Jul 1, 2023

What’s the difference between an Icon and a Logo?

It happens all the time. An old friend or colleague will message me out of the blue and ask if I can make them an icon. “Of course!” I say, and as soon as we start working out the details, I realize they actually want a logo. It seems like a small semantic difference, but icons and logos are actually serve completely different functions. So I inform them that the cost of labor is actually much higher, much to their dismay.

Logos can vary in cost, but a good, high quality logo usually starts around $1000 and can go up to tens of thousands of dollars on big brands. But at the same time, you can subscribe to an entire high quality icon set containing 26,000 icons for about $100 a year. So what’s the difference, and why is there such a huge cost disparity?

For people who are not designers, the terms “icon” and “logo” may be confusing, and are often used interchangeably. But in the world of graphic design, they are completely different:

  • A logo is the visual identity of a brand, which can be for an individual, company, or organization.

  • An icon is a visual depiction of a thing or idea.

Let’s break this down by trying to answer the main question that you’re probably wondering…

Why are logos so expensive?

Why is it that a logo can cost thousands of dollars, whereas an icon is only a tiny fraction of that? It’s all because of the prominence of the image.

A lot of considerations need to be made for a logo that don’t need to be made for an individual icon, such as…

  • What are other logos that are in the same industry?

  • How do you make the logo different than others in the industry?

  • What is the personality of the brand?

  • What colors, shapes, styles, and visual metaphors evoke emotions that are similar to the personality of the brand?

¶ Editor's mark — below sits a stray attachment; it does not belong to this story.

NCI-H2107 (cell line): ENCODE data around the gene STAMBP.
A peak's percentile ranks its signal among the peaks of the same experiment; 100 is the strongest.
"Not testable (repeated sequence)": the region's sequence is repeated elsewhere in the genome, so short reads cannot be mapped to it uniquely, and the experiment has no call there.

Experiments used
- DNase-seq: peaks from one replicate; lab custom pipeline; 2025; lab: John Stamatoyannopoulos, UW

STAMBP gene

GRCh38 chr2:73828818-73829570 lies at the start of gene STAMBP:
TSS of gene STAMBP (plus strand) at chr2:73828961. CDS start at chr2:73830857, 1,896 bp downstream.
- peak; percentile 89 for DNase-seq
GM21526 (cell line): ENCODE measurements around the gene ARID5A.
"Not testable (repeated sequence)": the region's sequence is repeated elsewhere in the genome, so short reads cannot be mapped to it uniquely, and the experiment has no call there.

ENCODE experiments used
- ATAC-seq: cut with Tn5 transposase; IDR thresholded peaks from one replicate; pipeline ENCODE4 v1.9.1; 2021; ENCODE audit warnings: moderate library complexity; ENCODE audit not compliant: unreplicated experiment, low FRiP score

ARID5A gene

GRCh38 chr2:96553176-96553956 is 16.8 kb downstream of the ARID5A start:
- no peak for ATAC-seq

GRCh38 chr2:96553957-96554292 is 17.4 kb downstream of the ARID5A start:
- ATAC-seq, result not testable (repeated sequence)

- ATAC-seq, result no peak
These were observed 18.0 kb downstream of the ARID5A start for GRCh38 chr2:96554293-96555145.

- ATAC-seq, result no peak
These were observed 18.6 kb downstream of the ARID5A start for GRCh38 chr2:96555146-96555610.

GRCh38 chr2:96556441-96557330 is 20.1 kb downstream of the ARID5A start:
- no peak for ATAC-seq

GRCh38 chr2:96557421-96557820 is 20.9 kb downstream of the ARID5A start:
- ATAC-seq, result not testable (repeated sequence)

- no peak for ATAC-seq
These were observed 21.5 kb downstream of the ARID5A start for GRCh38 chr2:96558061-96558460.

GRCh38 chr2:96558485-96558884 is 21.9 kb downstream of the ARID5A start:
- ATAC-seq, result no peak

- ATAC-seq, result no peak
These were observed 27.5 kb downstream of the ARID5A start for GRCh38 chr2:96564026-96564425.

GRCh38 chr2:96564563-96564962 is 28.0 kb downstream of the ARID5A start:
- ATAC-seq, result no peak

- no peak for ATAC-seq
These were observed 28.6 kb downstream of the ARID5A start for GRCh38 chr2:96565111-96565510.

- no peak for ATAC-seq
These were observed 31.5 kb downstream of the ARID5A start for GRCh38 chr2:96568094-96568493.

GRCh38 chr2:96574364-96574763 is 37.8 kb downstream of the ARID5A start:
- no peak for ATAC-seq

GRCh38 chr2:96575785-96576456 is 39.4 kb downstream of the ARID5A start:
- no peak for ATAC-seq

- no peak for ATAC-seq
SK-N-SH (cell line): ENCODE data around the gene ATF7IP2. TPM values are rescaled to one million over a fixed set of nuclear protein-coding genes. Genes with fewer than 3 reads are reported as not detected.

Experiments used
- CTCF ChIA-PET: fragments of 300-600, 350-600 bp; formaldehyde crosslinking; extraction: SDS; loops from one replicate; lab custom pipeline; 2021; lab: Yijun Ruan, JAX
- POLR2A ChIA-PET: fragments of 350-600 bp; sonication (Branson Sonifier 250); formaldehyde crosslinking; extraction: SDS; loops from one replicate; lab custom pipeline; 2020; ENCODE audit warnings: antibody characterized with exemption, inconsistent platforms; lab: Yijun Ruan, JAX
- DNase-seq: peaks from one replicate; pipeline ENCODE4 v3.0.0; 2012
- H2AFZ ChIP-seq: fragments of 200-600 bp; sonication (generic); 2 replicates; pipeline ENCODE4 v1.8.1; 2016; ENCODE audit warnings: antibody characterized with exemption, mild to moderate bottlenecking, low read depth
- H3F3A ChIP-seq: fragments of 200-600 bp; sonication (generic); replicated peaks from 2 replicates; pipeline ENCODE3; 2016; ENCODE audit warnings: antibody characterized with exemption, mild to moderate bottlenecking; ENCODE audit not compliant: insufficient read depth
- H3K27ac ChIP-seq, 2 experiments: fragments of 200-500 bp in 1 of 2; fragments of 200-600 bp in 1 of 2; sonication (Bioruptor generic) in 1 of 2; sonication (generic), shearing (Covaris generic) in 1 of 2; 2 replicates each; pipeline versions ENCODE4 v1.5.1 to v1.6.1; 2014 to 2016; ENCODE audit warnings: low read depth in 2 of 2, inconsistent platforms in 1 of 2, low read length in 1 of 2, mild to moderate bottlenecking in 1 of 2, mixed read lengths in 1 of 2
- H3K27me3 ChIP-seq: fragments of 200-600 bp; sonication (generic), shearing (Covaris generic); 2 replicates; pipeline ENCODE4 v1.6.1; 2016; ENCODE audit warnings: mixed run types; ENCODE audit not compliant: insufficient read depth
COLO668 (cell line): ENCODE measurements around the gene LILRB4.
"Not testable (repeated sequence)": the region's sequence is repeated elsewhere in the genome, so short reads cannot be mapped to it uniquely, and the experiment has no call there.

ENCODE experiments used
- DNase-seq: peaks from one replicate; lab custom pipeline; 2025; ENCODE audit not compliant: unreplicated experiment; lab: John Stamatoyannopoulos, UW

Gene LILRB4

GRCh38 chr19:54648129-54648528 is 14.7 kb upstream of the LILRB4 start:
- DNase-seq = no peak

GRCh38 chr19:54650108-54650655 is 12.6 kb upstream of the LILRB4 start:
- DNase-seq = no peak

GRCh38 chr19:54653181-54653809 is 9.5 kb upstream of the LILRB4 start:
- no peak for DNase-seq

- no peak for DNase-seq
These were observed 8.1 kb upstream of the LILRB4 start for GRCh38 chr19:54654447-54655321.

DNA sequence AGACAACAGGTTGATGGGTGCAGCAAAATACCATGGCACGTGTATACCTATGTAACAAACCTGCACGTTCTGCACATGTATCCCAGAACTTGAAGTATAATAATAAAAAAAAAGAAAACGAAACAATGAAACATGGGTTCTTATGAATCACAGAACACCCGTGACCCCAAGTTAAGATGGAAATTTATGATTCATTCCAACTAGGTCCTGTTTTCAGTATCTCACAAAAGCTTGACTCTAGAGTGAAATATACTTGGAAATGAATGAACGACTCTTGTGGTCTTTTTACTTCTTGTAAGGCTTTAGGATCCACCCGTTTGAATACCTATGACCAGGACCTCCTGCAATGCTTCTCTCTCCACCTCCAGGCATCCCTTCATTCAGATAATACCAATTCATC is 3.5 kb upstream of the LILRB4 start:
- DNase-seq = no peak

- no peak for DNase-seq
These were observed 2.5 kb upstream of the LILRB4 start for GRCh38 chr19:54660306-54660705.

Logo designers must consider all the ways a logo can stand out in a saturated market, and capture a brand’s heart and soul in a small image that is timeless, visually appealing, and unique. That’s time spent researching, iterating, sketching, brainstorming, and going through rounds of reviews with a client. That’s no easy task, which is why even just one logo can cost tens of thousands of dollars. It’s just way too expensive to get wrong (Gap anyone?).

Icons, on the other hand, should generally match the designs that exist in other brands, with just a few small tweaks that make it unique. That’s why “settings” is always a cog, or “edit” is always a pencil. That means that less time is required to research and iterate an individual icon asset. But don’t underestimate the need for a professional icon designer… that expertise is knowing how to make the icon feel like it fits in the library as a whole.

Compare and Contrast

Here is a table that summarizes the key differences and similarities between logos and icons:

Logo differences:

  • Visually represent an individual, company, or organization, or brand

  • Only one at any given time

  • Rarely evolves or changes